Ask Jeeves Likely To Get Name Change
SAN FRANCISCO – IAC/InterActiveCorp Chief Executive Barry Diller likes his latest planned online acquisition. He’s just not that fond of its name.
Diller on Tuesday told an audience of media and executives that the more he learns about the search capabilities of Ask Jeeves Inc., which New York-based IAC is buying for $1.85 billion in stock, the more convinced he is that the firm can gain market share against search rivals Google Inc., Yahoo Inc. and Microsoft Corp.’s MSN.
Ask Jeeves will get an infusion of cash for marketing and development, but its brand name is unlikely to survive in its current form.
“We’re thinking about renaming it,” Diller said during a question and answer session at the D3 “” All Things Digital conference in Carlsbad. “It probably won’t be called Ask Jeeves.”
The conference was sponsored by The Wall Street Journal.
“What will it be called?” asked conference host and Wall Street Journal columnist Kara Swisher.
“Might be one of those words without the other,” Diller answered. The new name has not been decided, he added.
Diller said that, at first, his firm wanted to acquire a search business because he and his executive team were afraid that the powerful trend toward paid search advertising could “disintermediate” IAC’s many Internet properties.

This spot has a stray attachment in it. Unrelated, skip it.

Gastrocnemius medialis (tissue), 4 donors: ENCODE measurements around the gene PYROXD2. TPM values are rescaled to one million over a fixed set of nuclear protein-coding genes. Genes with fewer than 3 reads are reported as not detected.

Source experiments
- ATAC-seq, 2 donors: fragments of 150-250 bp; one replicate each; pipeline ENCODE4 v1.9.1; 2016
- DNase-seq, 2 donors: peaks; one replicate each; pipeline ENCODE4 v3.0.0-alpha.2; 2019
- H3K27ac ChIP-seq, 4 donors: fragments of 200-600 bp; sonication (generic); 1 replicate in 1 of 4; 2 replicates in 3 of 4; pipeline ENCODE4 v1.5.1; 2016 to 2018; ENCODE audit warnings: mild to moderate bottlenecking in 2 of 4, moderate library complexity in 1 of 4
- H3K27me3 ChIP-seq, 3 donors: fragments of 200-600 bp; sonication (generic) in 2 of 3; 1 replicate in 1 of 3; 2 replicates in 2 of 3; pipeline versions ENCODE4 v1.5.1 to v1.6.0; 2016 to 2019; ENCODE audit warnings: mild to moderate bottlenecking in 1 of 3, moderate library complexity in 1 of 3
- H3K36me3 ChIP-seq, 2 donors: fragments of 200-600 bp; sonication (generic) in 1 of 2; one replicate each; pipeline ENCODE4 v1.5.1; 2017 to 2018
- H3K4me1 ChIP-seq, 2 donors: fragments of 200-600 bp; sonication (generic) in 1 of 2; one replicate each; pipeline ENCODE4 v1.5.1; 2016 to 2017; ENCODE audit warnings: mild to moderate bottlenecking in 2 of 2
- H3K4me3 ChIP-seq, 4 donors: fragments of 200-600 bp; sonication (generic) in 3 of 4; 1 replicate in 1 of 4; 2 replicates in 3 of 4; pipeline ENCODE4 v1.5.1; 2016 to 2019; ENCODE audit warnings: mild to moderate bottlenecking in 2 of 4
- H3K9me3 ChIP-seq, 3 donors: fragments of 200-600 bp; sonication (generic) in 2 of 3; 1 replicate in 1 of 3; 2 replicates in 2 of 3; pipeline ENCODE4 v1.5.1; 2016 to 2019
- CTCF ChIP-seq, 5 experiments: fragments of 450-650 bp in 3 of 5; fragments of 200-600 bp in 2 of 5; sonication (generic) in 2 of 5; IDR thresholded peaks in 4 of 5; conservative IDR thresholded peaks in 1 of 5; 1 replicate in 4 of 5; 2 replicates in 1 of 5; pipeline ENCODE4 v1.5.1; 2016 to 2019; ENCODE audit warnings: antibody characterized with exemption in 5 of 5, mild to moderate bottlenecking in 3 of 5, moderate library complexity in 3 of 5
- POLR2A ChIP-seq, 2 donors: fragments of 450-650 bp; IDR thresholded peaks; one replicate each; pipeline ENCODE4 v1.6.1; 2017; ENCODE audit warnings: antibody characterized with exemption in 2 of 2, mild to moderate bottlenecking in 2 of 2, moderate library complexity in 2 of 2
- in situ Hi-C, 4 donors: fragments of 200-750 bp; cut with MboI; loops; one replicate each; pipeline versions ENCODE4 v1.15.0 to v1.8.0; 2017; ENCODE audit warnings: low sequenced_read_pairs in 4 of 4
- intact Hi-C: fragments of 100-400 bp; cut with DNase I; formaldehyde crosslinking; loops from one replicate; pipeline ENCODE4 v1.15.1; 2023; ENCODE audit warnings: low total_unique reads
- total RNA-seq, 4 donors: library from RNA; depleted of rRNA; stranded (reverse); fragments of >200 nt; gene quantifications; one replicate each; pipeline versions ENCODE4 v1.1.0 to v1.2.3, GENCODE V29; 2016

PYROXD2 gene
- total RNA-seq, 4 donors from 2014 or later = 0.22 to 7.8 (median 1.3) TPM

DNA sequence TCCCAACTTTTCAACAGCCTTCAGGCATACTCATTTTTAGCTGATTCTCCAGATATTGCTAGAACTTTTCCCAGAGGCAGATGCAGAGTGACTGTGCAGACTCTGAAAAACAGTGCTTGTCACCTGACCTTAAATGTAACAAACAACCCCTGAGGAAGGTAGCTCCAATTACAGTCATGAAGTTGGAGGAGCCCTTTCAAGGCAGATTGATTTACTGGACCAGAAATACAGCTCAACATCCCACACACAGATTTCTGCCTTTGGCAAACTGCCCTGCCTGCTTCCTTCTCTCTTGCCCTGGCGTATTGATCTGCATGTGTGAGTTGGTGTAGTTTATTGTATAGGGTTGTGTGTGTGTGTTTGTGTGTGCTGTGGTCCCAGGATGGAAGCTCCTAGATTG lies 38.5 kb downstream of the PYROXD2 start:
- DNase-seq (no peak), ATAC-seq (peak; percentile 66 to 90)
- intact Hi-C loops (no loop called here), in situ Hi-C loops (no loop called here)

Translation: Google’s method of placing ads on other companies’ Web sites in response to keyword searches threatens to take brand power and advertising dollars away from IAC sites such as Expedia and Hotwire, the dating service Match.com, Ticketmaster, CitySearch and others.
Diller said he concluded that IAC’s brands “would survive if we kept investing in them,” yet the firm still wanted to own a search engine.
After evaluating Ask Jeeves’ technology and deciding they “liked it,” IAC’s executives then asked themselves a question.
“Could we gain market share” with it against Google and Yahoo, which each have about 30% of the search market, and against MSN, which has about 16%?
The answer, according to Diller, is “yes.”
“We think these are media businesses, which are not winner-take-all,” he said. “There will be more than one winner, and Google and Yahoo won’t keep 30% market share over the long term.”
When asked whether it mattered to him that IAC had to buy search technology, rather than using that of one of his existing properties, Diller was blunt.
“We invent nothing. We exploit. We recognize opportunity,” he declared.
Diller told the audience that his firm’s CitySearch service “broke even last month, after seven years of our involvement in it,” and that IAC briefly considered buying Time Warner Inc.’s America Online service, but the asking price was too high.
“What was the thinking?” Swisher asked.
“At $20 billion, the thinking was ‘no,’” Diller said, drawing a laugh from the crowd.
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